In an interview you were asked to pick a favourite poem. Tough! Sometimes though the stars align in a poem and it just feels right. The one where lightning strikes. Did you feel that with any? Sometimes a poem hides in the shadows but has intense meaning for the poet. Or was a struggle to get down.  Can you share a couple of quite different relationships you have with poems in the collection?

 

Tayi: My favourite poem is the title poem, ‘Poūkahangatus’. I wrote it as an exercise very early on during my MA year. I thought it was cool and my class was very receptive. It was also my first time experimenting with a different form. Previously I had been writing very concentrated, small poems. I discovered that I loved writing in the longer lines and I got really into prose poetry after that. I didn’t know it at the time, but now I think that essay really changed the direction of my writing. One of the last decisions I made in the manuscript before hand-in, was moving the essay to the front of the book and that really elevated the collection in my opinion. I thought it just perfectly touched on all the themes I was interested in. It acts almost like a foreword. And I still think it’s really fresh even though it’s probably the oldest poem in the book.

 

In the Beginning

The earliest memory to survive the red fog of infancy reveals your great-

grandmother on her bed, cutting the thick peppery plait falling down her

back with a blunt pair of orange-handled scissors. Remember the resistance.

Imagine if the ropes of Māui had snapped and the world had been plunged

back into the womb of darkness. After she died, you found it again, coiled

and paled like the skin of an ancient snake. You held it to your throat,

between her unwanted fur coats, and felt like Cleopatra deciding not to wait

for the Romans.

 

from ‘Poūkahangatus’

 

 

My other favourite poems are Vampires versus Werewolves and Red Blooded Males, just because I think I got the words right. They satisfy me. I also really love Hoki Mai and In the 1960s an Influx of Māori Women because I think they’re beautiful and in service to something bigger than myself. I also adore Black Velvet Mini, LBD and Pania, they’re stylish. Ode to Johnsonville’s Cindy Crawford, I think is really good because it’s so in my own voice, but so much so that it’s almost makes me cringe, like hearing yourself on recording.

 

She plays Hendrix on guitar

at her teen daughter’s party.

She finds a room full of Gregg Araki

cyberspace stoners who recommend

a remedy for her shoulders

the bones softened and sore from the weight

of religious condemnation.

So she gives up the Bible verses.

 

from ‘Black Velvet Mini’

 

Shame was the hardest poem to get on the page and I wanted to cut it quite often because I kept thinking it felt unfinished until I realized that it was just discomfort I was feeling. It’s an uncomfortable poem, but that’s its intended effect. Shame has to feel insidious, and lingering and unfinished because that’s what shame is like.

Receipt is maybe the poem that’s lowkey in the book, but means a lot to me personally. I love the energy, the humour and bizarreness of it. I had a relationship that for a long time afterwards, really annoyed me, but I didn’t know how to articulate it until I wrote this poem and was able to kind of just channel these frustrations about power dynamics and money into this one weird item, the rose-gold bathtub, and then it was funny. I love it’s placement in the book, towards the end. I think it lifts the book a little. I actually dislike the word sassy, but it’s got that kind of energy. To me it’s very much feels like a reclamation and a refusal. It’s the exact opposite of holding your breath or holding your tongue. I’m fond of its tone. It’s a little obnoxious. It’s a little wicked.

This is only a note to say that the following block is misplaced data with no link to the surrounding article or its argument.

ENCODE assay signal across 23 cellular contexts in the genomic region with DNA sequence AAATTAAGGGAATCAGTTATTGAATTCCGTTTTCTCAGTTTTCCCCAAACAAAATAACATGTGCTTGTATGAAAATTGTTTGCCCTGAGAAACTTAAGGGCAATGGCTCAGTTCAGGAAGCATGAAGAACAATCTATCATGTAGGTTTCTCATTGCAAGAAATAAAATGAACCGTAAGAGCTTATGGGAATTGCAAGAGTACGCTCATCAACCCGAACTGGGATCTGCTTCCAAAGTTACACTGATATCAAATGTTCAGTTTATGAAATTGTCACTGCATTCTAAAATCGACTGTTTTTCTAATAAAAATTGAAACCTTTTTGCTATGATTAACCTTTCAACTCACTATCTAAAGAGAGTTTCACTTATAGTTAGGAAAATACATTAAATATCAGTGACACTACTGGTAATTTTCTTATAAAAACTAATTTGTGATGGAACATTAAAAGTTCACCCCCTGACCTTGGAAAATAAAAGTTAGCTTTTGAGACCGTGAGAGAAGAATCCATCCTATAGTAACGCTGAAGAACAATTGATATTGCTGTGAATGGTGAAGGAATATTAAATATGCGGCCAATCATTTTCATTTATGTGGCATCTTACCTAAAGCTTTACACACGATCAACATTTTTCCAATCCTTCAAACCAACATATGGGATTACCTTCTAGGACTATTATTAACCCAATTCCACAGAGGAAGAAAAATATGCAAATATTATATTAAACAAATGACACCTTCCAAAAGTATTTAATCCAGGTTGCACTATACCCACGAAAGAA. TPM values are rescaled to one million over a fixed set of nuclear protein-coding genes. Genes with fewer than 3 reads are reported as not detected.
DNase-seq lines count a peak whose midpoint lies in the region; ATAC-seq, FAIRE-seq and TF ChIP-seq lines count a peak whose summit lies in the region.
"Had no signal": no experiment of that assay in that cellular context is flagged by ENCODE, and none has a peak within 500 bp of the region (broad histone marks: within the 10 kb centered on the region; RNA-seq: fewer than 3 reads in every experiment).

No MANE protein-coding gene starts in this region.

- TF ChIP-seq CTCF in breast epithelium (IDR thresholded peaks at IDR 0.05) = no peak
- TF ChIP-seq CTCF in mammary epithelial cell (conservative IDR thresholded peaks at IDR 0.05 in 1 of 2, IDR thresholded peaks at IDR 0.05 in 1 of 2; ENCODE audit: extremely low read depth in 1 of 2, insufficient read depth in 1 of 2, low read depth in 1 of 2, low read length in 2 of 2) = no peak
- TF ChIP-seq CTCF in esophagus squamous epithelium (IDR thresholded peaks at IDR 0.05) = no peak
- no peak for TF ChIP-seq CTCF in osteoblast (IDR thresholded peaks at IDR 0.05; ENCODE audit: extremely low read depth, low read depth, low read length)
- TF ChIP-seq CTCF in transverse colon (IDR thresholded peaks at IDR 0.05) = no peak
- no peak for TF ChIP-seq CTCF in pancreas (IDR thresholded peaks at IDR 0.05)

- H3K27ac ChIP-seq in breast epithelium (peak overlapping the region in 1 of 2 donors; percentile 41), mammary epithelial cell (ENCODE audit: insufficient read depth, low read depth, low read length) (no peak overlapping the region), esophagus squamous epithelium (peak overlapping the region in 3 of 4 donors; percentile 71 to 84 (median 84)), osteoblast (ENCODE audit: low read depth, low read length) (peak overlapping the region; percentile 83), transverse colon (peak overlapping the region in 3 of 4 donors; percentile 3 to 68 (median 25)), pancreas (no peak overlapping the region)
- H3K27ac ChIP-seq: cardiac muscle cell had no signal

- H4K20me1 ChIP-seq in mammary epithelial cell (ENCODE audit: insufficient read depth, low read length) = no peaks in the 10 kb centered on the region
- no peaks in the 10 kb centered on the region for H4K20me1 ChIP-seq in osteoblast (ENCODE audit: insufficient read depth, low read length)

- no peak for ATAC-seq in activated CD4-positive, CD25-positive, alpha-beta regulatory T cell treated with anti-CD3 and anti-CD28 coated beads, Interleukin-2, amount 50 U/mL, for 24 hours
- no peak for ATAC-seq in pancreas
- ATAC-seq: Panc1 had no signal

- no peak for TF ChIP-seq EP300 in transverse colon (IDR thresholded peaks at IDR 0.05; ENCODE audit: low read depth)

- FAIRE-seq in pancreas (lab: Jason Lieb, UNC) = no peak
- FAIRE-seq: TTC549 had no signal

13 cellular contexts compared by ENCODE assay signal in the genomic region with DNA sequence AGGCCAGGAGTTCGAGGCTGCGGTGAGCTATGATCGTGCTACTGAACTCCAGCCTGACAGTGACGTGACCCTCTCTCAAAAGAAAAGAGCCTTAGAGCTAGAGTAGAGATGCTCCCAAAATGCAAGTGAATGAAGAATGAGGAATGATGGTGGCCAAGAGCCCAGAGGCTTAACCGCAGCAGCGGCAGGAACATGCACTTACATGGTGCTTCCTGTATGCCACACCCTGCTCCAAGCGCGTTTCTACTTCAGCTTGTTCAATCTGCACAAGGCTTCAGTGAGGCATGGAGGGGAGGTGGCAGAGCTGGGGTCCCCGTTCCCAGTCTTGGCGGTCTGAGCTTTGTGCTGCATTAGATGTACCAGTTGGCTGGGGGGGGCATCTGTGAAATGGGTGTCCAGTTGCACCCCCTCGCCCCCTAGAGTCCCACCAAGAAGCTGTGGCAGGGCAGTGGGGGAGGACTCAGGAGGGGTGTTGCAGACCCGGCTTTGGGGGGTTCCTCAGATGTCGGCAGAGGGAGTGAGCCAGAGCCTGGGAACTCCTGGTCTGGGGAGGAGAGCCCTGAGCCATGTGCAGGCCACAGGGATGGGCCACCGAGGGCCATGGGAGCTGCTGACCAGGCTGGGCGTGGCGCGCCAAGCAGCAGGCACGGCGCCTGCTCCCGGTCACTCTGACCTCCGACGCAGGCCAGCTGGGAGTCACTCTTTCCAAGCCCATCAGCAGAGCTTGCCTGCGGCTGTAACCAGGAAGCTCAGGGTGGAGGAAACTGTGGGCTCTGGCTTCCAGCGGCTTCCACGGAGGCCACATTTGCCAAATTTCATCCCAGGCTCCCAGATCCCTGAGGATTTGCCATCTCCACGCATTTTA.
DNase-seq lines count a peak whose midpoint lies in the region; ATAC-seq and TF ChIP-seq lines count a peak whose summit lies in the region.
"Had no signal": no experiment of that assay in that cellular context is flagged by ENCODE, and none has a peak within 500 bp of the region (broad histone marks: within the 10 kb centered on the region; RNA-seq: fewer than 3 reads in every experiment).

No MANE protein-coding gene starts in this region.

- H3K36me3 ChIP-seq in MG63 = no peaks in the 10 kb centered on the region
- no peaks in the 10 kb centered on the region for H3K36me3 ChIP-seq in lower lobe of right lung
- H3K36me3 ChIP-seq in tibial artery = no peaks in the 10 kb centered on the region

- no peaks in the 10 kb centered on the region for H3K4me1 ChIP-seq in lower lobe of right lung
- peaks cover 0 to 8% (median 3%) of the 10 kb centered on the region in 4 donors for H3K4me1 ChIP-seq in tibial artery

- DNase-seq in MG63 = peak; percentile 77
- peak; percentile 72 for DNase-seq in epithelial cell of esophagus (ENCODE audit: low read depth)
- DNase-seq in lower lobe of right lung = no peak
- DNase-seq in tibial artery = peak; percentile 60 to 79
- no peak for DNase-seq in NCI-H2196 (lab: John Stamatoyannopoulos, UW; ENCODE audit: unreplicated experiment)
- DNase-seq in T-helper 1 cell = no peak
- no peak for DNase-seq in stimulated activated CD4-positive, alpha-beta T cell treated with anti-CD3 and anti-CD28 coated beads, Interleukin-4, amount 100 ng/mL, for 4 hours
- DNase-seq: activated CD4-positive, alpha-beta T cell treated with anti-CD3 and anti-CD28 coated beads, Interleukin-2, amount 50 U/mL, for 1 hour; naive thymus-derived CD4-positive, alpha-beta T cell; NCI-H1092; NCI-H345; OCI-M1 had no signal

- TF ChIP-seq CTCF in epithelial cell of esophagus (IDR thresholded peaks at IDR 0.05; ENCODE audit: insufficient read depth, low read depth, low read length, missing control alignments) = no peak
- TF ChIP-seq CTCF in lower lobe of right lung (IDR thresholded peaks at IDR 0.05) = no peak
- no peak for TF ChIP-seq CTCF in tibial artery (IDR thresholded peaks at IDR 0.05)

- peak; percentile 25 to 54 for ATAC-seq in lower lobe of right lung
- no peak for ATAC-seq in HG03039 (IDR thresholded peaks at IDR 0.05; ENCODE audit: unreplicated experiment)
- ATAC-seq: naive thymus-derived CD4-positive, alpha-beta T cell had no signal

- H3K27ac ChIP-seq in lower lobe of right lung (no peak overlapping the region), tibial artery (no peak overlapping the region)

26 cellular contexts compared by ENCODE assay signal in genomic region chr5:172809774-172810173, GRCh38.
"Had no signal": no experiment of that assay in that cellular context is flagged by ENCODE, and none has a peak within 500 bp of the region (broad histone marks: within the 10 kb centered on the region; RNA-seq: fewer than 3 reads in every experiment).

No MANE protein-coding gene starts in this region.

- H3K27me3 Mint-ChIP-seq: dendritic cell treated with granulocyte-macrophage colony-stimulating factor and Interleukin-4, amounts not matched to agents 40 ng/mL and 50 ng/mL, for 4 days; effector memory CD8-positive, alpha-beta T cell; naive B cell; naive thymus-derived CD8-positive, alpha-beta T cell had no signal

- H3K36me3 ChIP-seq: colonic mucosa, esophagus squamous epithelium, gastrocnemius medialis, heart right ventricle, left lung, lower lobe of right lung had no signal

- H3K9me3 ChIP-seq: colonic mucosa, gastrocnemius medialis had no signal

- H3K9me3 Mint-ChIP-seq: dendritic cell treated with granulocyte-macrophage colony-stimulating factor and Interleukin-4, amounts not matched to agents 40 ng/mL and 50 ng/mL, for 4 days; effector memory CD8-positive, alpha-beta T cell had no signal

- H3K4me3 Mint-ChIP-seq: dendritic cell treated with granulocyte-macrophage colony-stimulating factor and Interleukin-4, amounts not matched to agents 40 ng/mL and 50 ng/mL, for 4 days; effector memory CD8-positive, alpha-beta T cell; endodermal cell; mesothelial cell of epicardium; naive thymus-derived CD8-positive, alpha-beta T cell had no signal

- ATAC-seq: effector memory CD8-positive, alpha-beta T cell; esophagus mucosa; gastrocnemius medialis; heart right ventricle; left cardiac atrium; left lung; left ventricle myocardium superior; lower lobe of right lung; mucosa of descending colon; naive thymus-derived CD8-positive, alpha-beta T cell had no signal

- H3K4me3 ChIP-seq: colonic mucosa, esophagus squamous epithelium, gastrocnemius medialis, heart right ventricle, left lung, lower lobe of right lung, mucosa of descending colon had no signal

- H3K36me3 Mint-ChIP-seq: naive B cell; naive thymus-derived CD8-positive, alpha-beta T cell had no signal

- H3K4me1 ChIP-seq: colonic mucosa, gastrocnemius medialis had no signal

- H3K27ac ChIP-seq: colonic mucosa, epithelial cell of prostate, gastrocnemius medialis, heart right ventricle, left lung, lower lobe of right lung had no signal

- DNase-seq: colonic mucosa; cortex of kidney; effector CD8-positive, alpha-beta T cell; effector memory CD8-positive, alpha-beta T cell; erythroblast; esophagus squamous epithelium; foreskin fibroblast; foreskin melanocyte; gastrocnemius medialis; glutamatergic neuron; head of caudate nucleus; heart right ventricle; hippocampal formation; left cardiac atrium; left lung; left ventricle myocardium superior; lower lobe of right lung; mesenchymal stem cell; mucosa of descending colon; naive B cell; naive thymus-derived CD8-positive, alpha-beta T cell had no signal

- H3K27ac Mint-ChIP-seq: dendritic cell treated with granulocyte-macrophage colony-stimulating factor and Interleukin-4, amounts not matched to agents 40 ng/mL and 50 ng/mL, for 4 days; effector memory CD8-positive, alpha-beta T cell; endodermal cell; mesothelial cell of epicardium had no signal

Paula: Thanks Tayi. I have loved our unfolding conversation. I want to finish with a section from a sequence I loved because in being so surely placed within a scene, a story, I felt the world. And who wants to be immune or numb? The gorgeously paced detail pricked my skin. After that, as a sweet postscript, I am sharing Hinemoana Baker’s fabulous blurb on the back cover. As with Sam Duckor-Jones, I feel like I could reflect on poetry and your book with you for weeks! It is a book of glorious returns.

 

The Ghost

They washed their hands because everyone else was washing their

hands. There were two sawn-off mik bottles and a mossy trough

filled with rainwater. They watched their mother make the shape of

a cross across her chest while the nannies tossed handfuls over their

shoulders, so they copied but with tactful aim, again and again, until

their father got so mad that they were sent to bed with no tea and no

Chocolate Thins for supper. Angry in their sleeping bags, Hera told

them that she had heard from their mean aunty that if they didn’t

wash their hands seriously then the ghosts would come and pull

their eyeballs out, which made Hemi too scared to close his eyes, and

in the middle of the night he woke Hera up with desperate puppy

begging. He asked her soft and whakamā to please take him to the

bathroom and help him wash his hands again, just to be sure.

 

from ‘Tangi in the King Country’

 

Victoria University Press page

Book launch reading via NZ Book Council

Reading picks for NZ Book Council

Poem in Starling

The Spinoff interview

 

 

 

 

 

 

 

 

 

Poetry Shelf in conversation with Sam Duckor-Jones